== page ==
# FAQ: Aggregates in Pandas - Calculating Aggregate Functions III

This community-built FAQ covers the “Calculating Aggregate Functions III” exercise from the lesson “Aggregates in Pandas”.

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## FAQs on the exercise Calculating Aggregate Functions III

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What should I do if a column name has a comma?
i.e. “price.item”, not price?

cheap_shoes=orders.groupby(‘shoe_color’).price.apply(lambda x: np.percentile(x, 25)).reset_index(),

1 Like

We calculate percentile this way:

``````high_earners = df.groupby('category').wage
.apply(lambda x: np.percentile(x, 75))
.reset_index()
``````

Why can not we use synthax without ‘lambda function’ like for calculating the other statistical values - mean, median ets:

`high_earners = df.groupby('category').wage.np.percentile(x, 75).reset_index()`

I think if we create a class-method/attribute for calculating percentile for the series object, then it may be applied directly like other statistical values like max, min etc. I can only conclude the the .percentile is a function in the numpy module which can be called on a series object x passed to it. Therefore the lambda function is used in passing the wage object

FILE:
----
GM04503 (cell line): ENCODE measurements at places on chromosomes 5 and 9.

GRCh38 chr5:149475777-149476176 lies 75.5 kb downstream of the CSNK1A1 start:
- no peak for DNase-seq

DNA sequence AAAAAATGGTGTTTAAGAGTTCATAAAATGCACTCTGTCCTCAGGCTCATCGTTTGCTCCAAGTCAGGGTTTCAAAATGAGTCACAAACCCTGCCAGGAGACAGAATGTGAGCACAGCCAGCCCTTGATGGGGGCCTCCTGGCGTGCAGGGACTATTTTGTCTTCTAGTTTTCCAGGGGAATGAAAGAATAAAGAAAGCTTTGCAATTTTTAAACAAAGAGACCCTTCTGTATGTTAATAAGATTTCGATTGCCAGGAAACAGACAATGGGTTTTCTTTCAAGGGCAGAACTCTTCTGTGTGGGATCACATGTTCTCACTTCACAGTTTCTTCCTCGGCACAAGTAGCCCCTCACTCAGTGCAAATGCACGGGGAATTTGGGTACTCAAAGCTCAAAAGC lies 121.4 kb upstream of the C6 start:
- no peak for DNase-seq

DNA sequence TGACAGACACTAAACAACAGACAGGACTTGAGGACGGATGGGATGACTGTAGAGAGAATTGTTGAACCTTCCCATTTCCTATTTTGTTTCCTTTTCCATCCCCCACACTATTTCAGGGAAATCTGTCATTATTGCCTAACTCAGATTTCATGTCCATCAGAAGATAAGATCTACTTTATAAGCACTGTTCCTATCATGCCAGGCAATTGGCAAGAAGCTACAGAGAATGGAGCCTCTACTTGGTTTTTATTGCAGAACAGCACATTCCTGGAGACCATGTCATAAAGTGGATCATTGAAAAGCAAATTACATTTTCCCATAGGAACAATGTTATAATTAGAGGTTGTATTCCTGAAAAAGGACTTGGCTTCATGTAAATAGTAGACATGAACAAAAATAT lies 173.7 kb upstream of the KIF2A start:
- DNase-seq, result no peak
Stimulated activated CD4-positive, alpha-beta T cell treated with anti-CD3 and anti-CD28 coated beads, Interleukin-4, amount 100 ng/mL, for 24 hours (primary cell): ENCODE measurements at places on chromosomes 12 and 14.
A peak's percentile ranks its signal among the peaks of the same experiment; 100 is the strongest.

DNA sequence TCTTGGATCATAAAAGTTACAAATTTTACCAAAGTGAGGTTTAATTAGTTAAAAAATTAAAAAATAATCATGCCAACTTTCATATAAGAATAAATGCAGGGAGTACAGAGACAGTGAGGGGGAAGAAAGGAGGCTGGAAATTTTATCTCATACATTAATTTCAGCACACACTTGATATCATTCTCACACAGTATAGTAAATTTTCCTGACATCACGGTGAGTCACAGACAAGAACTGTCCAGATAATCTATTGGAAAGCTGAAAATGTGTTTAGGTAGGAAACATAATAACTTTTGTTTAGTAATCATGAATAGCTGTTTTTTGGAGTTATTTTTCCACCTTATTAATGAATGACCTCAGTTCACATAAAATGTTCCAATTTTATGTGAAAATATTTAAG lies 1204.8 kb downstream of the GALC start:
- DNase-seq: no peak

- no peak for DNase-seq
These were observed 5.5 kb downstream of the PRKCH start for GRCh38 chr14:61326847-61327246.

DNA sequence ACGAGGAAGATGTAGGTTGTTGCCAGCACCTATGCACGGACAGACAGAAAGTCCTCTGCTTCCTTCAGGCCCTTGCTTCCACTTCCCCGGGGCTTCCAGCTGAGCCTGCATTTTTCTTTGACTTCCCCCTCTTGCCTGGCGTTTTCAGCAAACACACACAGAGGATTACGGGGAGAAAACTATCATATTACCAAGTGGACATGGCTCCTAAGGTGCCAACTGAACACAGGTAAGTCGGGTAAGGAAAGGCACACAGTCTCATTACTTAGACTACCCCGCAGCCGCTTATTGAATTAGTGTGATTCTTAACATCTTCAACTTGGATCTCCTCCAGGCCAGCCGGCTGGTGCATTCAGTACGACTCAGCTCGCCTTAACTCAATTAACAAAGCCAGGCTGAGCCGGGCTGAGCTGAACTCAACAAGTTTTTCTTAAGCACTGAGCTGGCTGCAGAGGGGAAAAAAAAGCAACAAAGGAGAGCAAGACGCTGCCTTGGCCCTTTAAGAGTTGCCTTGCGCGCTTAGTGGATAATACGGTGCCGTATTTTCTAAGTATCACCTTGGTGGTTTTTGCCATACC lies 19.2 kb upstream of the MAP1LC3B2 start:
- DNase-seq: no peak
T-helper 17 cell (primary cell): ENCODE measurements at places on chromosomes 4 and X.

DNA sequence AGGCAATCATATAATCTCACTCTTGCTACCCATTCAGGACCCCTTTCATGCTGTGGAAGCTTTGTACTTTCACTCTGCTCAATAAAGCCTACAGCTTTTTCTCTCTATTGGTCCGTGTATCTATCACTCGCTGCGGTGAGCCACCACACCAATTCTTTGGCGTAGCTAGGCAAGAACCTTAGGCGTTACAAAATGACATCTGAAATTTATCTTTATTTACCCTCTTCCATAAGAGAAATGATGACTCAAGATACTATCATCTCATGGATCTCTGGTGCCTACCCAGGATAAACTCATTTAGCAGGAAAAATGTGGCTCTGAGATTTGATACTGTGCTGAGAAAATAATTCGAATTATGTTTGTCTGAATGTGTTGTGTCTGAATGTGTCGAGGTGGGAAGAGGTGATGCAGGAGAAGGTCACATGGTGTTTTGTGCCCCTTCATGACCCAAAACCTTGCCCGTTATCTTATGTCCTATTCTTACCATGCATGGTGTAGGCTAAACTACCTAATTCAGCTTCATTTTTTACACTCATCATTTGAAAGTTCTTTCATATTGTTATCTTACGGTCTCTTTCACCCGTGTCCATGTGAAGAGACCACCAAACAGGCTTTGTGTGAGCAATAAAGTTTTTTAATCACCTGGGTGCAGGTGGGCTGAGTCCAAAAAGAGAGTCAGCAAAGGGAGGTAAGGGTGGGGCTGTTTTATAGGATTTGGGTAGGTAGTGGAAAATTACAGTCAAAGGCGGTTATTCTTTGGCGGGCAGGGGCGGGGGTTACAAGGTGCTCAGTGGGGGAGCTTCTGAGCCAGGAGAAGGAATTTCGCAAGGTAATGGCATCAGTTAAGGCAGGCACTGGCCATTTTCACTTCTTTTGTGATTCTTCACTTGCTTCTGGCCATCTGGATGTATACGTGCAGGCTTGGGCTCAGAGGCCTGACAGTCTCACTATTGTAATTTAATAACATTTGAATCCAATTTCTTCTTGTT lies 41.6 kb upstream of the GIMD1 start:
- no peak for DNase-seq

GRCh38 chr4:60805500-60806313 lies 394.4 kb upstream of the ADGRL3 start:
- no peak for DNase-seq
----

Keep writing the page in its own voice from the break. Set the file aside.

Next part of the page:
where is np defined? can you please explain?

sorry for the first message, I found the np.

Run the code to calculate 25th percentiles and also run calculations separately in excel.

cheap_shoes = orders.groupby(‘shoe_color’).price.apply(lambda x: np.percentile(x, 25)).reset_index()

Results as follows:
shoe_color percentile(x, 25) Excel
0 black 130 130
1 brown 248 248
2 navy 200 200
3 red 157 149
4 white 188 181
The results match for 3 colors, but are different for two colors. Furthermore, I checked the CSV data and there is no data point (red, 157) or (white, 188)… Any insights?

1 Like

The syntax of lambda functions wasn’t addressed. Anyone able to explain it?

I tried to calculate in Excel the percentile(x,25) only for red-coloured shoes in order to check what is going on.

I noticed that in Excel there are two functions for calculating percentiles , “PERCENTILE.INC” & “PERCENTILE.EXC”; their difference is that the first includes the min. and max. datapoints but the second doesn’t.
Using the first function (INC), the result is the same as that in codeacademy’s solution i.e. 157. Using the second (EXC) , it is 149. It seems that you used the PERCENTILE.EXC function. It is also apparent that python’s method here for calculating percentiles is to include the min. and max.

As far as your second comment that the result is 157 whereas there isn’t any datapoint (red shoe) in the dataframe priced at 157:
I recall that we calculate percentiles , quartiles etc. in order to find those values that divide our dataset into the groups we want. Then we check which of our data falls into each group. Those values might be the same, equal, to datapoints of our dataframe or might be not.

In the red-shoe dataframe example, the percentile (x,25) actually lies between id 11 & 12 which corresponds to prices 149 & 165. Thus, the percentile, in terms of price, is the mean of those two values (157).

Have a look at the following link , the first graph is quite helpful:.

3 Likes